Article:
Watch this video clip from Survival International:
Lots of things one could see and say here, including the fact that the people pictured are almost certainly not “uncontacted” (machete, etc.), as well as the very grim future they likely face given the history of relations between the global economy and native people. From a land use perspective, though, my big response to watching this was “look at the agroforestry!!” Watch it again with that in mind if you missed it. Look at the pattern of land use and the structure of the forest around their settlement.
Here’s why I think this matters, and why I posted this video. Most land use in the modern world is either urban, suburban, agricultural, or “wild”. Very neat categories and not a lot in between. But that situation is a relatively recent phenomenon historically, and is (I venture to say) based on some cultural beliefs and values that we may not want to be unconsciously passing on.
In contrast, the older pattern of land use from long-term inhabitation of bioregions around the world of is of a gradient, rather than a boundary, between “nature” and “agriculture”. Dr. Kat Anderson, in her groundbreaking book Tending the Wild, describes how in traditional settlements in northwestern Mexico she couldn’t find the edge of cultivation – garden crops stretched out in patches into the “wild” landscape and ethnobotanically important “wild” plants grew in patches among the cultivated gardens closer in the village. She describes how the incredible abundance and productivity of the “wild” landscapes of California found by early Euro-American Gold Rush colonists and explorers was a direct result of human management and stewardship. When John Muir first saw Yosemite Valley it was a vast prairie, maintained by Yosemite Miwok women harvesting camas and other edible lily bulbs with digging sticks, and by the use of fire in the landscape to maintain the meadow/grassland stage of succession as well. The removal of the native people to make way for Yosemite National Park led to the cessation of those land use patterns and the succession of the valley prairie into pine forest:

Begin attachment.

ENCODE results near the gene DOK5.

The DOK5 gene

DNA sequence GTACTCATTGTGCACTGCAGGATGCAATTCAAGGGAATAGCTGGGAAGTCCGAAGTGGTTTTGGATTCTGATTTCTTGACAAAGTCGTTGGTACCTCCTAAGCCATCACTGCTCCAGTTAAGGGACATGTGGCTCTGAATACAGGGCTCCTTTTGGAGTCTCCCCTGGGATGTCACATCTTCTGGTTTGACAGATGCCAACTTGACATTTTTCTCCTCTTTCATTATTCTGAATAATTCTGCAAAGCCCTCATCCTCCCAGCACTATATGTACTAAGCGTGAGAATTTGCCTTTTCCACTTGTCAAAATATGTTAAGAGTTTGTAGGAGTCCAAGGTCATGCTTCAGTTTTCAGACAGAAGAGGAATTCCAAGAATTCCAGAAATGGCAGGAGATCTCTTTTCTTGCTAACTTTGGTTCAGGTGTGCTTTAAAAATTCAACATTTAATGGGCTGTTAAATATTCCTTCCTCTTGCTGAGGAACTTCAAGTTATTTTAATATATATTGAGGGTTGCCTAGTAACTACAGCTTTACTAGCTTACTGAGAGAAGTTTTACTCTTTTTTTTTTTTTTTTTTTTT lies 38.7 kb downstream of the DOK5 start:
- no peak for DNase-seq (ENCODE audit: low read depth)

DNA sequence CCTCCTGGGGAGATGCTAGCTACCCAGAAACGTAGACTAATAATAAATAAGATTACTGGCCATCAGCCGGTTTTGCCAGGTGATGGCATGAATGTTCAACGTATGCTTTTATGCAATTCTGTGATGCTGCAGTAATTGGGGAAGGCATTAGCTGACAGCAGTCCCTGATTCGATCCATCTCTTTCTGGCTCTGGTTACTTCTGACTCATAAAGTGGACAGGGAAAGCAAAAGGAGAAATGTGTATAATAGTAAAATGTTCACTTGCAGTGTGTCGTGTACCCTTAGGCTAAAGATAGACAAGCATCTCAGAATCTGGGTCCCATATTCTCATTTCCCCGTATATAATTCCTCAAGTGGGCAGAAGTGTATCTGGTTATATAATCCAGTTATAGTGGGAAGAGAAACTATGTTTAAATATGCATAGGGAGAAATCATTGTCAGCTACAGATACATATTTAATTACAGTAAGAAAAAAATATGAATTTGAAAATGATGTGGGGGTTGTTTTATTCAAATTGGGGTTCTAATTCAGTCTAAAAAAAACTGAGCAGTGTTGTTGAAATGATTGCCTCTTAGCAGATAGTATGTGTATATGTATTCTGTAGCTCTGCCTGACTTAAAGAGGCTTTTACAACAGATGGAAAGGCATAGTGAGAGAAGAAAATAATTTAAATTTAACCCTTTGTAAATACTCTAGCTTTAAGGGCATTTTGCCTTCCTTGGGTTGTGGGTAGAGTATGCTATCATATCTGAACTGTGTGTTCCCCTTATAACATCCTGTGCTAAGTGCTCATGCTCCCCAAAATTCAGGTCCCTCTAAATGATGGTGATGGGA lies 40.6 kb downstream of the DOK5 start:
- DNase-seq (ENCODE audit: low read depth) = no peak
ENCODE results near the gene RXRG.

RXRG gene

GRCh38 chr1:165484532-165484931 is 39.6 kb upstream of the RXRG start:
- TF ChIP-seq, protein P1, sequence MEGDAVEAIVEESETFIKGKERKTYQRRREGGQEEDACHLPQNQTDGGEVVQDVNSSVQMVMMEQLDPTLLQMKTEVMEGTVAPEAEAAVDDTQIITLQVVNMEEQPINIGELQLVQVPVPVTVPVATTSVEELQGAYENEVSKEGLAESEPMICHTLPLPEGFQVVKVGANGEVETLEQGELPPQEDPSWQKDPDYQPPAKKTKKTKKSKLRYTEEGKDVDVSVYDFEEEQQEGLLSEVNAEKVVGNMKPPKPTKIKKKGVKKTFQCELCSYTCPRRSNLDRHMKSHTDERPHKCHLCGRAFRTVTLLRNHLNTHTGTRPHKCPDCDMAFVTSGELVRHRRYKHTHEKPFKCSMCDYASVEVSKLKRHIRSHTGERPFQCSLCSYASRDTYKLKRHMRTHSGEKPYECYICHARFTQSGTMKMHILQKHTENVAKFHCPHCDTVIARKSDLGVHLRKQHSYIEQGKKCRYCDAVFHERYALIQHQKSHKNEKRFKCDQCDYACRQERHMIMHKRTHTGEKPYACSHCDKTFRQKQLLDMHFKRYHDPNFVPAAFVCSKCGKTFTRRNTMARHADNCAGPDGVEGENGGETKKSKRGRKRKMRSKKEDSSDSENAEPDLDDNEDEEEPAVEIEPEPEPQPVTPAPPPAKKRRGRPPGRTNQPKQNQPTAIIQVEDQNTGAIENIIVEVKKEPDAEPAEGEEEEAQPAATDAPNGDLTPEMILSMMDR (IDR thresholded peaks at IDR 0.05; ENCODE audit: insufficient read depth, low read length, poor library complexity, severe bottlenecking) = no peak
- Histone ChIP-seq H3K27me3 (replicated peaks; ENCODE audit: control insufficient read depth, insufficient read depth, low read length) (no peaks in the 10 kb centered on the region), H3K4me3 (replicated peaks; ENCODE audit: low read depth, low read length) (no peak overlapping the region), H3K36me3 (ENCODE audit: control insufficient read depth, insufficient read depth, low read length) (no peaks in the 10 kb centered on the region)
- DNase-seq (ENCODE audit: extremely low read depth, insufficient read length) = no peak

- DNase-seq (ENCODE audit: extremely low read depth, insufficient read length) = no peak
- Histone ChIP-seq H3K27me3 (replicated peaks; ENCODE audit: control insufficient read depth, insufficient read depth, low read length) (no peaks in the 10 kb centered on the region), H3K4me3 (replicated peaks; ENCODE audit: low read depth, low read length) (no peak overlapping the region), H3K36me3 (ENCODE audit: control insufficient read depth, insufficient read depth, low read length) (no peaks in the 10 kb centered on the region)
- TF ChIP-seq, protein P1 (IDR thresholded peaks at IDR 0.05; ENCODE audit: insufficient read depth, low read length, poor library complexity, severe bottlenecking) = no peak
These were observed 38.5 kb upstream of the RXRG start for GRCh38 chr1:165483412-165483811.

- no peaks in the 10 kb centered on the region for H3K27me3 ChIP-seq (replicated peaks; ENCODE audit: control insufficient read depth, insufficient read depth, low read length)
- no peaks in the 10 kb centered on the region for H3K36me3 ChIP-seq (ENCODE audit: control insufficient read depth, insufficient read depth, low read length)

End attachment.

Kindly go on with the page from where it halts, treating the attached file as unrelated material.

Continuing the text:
Tom Wessel’s Reading the Forested Landscape tells the same story about the managed “wild” landscapes of present-day New England pre-European contact. The fundamental changes in native economies created by the devastation of European diseases, displacement, and genocide (as well as the destabilizing impact of the fur trade) meant an outright end to the old pattern of land use in southern New England by the mid-1600’s. The open, park-like oak/chestnut/hickory forests and savannas and the coastal and river valley prairies and meadows, both maintained by anthropogenic fire, became a distant memory echoed in early colonists’ journals and the scattered, disappearing patches of those landscapes that persisted through cycles of deforestation and the growth of new European towns and cities.
So “uncontacted” or not, I think the rainforest-dwelling people pictured in this film clip have something to teach modern-economy dwellers about a deep relationship to place, and the patterns of land care and food production that arise from that relationship. Because consider this: what is the future landscape that your pattern of interaction is leading towards, in the place where you live? What is your “horizon habitat”? And, most importantly, what horizon habitat do you want for your children and grandchildren? And once you know the answer to that question, what would it take to guide succession in that direction? What would you need to learn and unlearn, what patterns of interaction and stewardship would you need to adopt, if your family’s health and happiness depended on that horizon ecosystem?
Because, in an uncertain future, it just might.